Gerrymandering — where one party draws legislative districts to stay in power and diminish the votes of the opposing party — doesn't appear to be very popular. In at least three states on Tuesday, voters approved ballot measures to take district drawing out of the hands of the state legislature and give it to nonpartisan or independent commissions — Michigan, Missouri, and Colorado passed their initiatives overwhelmingly, while an anti-gerrymandering measure in Utah is barely leading with votes left to count.
The reason for a party's temptation to gerrymander itself into power after every decade's census is probably pretty obvious, but it doesn't always work out as planned. Just ask Texas Republicans. While Democrat Beto O'Rourke and every other statewide Democrat lost in Texas on Tuesday, Democrats flipped two U.S. House seats, two state Senate seats, and an unexpectedly robust 12 state House seats. Five of those 12 state House seats were in Dallas County. That was a byproduct of aggressive gerrymandering, The Dallas Morning News reports.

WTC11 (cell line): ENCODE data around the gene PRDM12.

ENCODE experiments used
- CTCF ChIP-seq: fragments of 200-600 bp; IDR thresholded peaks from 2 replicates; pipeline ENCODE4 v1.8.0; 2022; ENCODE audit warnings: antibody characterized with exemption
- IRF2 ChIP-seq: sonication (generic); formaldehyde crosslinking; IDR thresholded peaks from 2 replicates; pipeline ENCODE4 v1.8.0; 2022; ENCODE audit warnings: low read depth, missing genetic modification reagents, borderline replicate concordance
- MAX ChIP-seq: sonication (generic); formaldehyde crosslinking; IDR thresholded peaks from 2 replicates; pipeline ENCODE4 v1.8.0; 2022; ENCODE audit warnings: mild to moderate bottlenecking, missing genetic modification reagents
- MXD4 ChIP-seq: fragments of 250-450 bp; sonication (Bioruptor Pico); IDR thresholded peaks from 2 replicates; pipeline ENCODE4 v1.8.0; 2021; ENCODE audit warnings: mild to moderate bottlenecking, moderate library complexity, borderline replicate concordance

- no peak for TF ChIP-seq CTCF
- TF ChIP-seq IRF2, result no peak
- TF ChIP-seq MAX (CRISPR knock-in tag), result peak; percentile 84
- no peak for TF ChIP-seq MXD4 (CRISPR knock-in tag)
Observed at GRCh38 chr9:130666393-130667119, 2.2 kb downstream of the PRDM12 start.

After winning a supermajority in 2010, House Republicans gerrymandered Dallas County a little too thin to ensure they had a majority of the county's 14 House seats. But Republicans dropped from eight of those 14 seats to seven in the 2016 election, and on Tuesday they won two. Instead of opting for safer GOP districts in whiter parts of the county in 2011, "Republicans packed and cracked Latino voters across the county to diminish their voting strength overall and ensure a GOP majority," The Texas Tribune says.
"The lesson is you can get too clever in gerrymandering," redistricting expert Michael Li at NYU's Brennan Center for Justice tells the Tribune. Voting rights lawyer Jose Garza was more direct, saying Republicans "shaved those things off a little too close because they got greedy." You can read more about the perils of redistricting, and see the maps, at The Texas Tribune. Peter Weber